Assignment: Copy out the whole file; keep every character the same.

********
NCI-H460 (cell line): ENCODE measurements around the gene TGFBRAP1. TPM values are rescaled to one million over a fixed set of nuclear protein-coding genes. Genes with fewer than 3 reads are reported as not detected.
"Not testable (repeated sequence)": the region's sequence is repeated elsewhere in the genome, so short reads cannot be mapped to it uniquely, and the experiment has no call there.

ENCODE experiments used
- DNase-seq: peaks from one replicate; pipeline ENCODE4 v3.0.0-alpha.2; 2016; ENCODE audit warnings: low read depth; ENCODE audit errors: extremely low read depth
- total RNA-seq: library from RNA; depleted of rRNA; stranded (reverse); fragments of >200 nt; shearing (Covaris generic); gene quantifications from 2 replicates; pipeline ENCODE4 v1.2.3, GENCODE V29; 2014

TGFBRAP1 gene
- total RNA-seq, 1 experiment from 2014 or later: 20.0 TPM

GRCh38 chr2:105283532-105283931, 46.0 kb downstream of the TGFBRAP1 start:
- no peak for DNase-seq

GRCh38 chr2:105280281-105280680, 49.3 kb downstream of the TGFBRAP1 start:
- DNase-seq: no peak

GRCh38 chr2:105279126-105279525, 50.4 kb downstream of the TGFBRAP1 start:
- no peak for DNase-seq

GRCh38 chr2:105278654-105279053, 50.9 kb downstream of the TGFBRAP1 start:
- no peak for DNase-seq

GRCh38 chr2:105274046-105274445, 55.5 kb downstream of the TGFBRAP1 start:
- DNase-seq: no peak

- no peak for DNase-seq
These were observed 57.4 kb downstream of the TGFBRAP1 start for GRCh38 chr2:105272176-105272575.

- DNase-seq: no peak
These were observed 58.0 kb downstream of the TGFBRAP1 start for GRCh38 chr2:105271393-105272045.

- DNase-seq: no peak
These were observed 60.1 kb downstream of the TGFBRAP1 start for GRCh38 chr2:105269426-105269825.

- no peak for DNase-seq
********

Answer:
NCI-H460 (cell line): ENCODE measurements around the gene TGFBRAP1. TPM values are rescaled to one million over a fixed set of nuclear protein-coding genes. Genes with fewer than 3 reads are reported as not detected.
"Not testable (repeated sequence)": the region's sequence is repeated elsewhere in the genome, so short reads cannot be mapped to it uniquely, and the experiment has no call there.

ENCODE experiments used
- DNase-seq: peaks from one replicate; pipeline ENCODE4 v3.0.0-alpha.2; 2016; ENCODE audit warnings: low read depth; ENCODE audit errors: extremely low read depth
- total RNA-seq: library from RNA; depleted of rRNA; stranded (reverse); fragments of >200 nt; shearing (Covaris generic); gene quantifications from 2 replicates; pipeline ENCODE4 v1.2.3, GENCODE V29; 2014

TGFBRAP1 gene
- total RNA-seq, 1 experiment from 2014 or later: 20.0 TPM

GRCh38 chr2:105283532-105283931, 46.0 kb downstream of the TGFBRAP1 start:
- no peak for DNase-seq

GRCh38 chr2:105280281-105280680, 49.3 kb downstream of the TGFBRAP1 start:
- DNase-seq: no peak

GRCh38 chr2:105279126-105279525, 50.4 kb downstream of the TGFBRAP1 start:
- no peak for DNase-seq

GRCh38 chr2:105278654-105279053, 50.9 kb downstream of the TGFBRAP1 start:
- no peak for DNase-seq

GRCh38 chr2:105274046-105274445, 55.5 kb downstream of the TGFBRAP1 start:
- DNase-seq: no peak

- no peak for DNase-seq
These were observed 57.4 kb downstream of the TGFBRAP1 start for GRCh38 chr2:105272176-105272575.

- DNase-seq: no peak
These were observed 58.0 kb downstream of the TGFBRAP1 start for GRCh38 chr2:105271393-105272045.

- DNase-seq: no peak
These were observed 60.1 kb downstream of the TGFBRAP1 start for GRCh38 chr2:105269426-105269825.

- no peak for DNase-seq